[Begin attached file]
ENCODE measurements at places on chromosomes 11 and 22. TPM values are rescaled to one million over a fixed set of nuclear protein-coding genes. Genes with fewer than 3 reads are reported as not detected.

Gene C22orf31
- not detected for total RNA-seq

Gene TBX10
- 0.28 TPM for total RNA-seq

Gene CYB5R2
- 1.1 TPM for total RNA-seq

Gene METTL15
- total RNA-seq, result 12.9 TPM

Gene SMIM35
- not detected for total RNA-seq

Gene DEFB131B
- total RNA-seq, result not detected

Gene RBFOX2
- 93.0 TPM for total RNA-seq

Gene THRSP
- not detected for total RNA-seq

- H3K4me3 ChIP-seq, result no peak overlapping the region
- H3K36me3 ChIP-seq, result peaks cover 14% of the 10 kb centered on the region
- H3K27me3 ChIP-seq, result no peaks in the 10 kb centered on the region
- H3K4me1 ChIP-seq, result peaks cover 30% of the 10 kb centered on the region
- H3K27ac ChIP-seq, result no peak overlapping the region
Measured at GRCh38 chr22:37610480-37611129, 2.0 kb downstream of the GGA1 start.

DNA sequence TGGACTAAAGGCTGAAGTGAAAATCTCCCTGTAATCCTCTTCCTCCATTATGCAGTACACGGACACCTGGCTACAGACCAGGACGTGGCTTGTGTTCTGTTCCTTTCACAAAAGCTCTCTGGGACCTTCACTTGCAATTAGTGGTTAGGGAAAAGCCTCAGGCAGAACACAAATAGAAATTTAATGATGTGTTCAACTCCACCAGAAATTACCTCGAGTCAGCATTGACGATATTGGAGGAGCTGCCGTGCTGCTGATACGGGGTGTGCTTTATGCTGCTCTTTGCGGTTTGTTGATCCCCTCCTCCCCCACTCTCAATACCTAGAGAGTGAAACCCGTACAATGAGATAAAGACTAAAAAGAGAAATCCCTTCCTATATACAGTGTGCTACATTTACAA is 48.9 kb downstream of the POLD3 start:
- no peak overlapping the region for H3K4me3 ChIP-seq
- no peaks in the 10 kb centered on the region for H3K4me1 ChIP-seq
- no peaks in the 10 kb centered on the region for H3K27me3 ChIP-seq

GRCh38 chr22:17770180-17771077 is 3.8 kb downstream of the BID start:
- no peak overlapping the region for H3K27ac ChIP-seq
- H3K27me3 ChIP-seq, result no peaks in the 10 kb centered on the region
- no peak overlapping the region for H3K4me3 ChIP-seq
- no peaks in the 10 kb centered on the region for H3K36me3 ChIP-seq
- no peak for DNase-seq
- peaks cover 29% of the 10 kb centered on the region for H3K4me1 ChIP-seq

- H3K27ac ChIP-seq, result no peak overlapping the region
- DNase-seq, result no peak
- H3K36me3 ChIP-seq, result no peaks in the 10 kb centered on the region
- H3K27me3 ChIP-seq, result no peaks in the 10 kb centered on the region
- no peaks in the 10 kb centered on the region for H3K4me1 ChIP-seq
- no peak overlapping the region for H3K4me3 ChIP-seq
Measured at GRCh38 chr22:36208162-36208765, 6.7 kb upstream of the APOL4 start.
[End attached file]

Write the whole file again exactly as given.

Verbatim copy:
ENCODE measurements at places on chromosomes 11 and 22. TPM values are rescaled to one million over a fixed set of nuclear protein-coding genes. Genes with fewer than 3 reads are reported as not detected.

Gene C22orf31
- not detected for total RNA-seq

Gene TBX10
- 0.28 TPM for total RNA-seq

Gene CYB5R2
- 1.1 TPM for total RNA-seq

Gene METTL15
- total RNA-seq, result 12.9 TPM

Gene SMIM35
- not detected for total RNA-seq

Gene DEFB131B
- total RNA-seq, result not detected

Gene RBFOX2
- 93.0 TPM for total RNA-seq

Gene THRSP
- not detected for total RNA-seq

- H3K4me3 ChIP-seq, result no peak overlapping the region
- H3K36me3 ChIP-seq, result peaks cover 14% of the 10 kb centered on the region
- H3K27me3 ChIP-seq, result no peaks in the 10 kb centered on the region
- H3K4me1 ChIP-seq, result peaks cover 30% of the 10 kb centered on the region
- H3K27ac ChIP-seq, result no peak overlapping the region
Measured at GRCh38 chr22:37610480-37611129, 2.0 kb downstream of the GGA1 start.

DNA sequence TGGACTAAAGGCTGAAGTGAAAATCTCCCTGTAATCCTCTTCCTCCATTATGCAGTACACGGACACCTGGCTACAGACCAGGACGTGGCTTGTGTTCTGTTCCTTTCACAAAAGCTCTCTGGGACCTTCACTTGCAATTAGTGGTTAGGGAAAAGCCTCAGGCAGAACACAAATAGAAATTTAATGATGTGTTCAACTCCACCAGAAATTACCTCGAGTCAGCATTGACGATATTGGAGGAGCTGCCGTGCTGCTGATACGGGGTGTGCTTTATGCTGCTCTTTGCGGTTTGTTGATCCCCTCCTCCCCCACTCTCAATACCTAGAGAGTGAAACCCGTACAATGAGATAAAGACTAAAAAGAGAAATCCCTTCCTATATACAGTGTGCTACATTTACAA is 48.9 kb downstream of the POLD3 start:
- no peak overlapping the region for H3K4me3 ChIP-seq
- no peaks in the 10 kb centered on the region for H3K4me1 ChIP-seq
- no peaks in the 10 kb centered on the region for H3K27me3 ChIP-seq

GRCh38 chr22:17770180-17771077 is 3.8 kb downstream of the BID start:
- no peak overlapping the region for H3K27ac ChIP-seq
- H3K27me3 ChIP-seq, result no peaks in the 10 kb centered on the region
- no peak overlapping the region for H3K4me3 ChIP-seq
- no peaks in the 10 kb centered on the region for H3K36me3 ChIP-seq
- no peak for DNase-seq
- peaks cover 29% of the 10 kb centered on the region for H3K4me1 ChIP-seq

- H3K27ac ChIP-seq, result no peak overlapping the region
- DNase-seq, result no peak
- H3K36me3 ChIP-seq, result no peaks in the 10 kb centered on the region
- H3K27me3 ChIP-seq, result no peaks in the 10 kb centered on the region
- no peaks in the 10 kb centered on the region for H3K4me1 ChIP-seq
- no peak overlapping the region for H3K4me3 ChIP-seq
Measured at GRCh38 chr22:36208162-36208765, 6.7 kb upstream of the APOL4 start.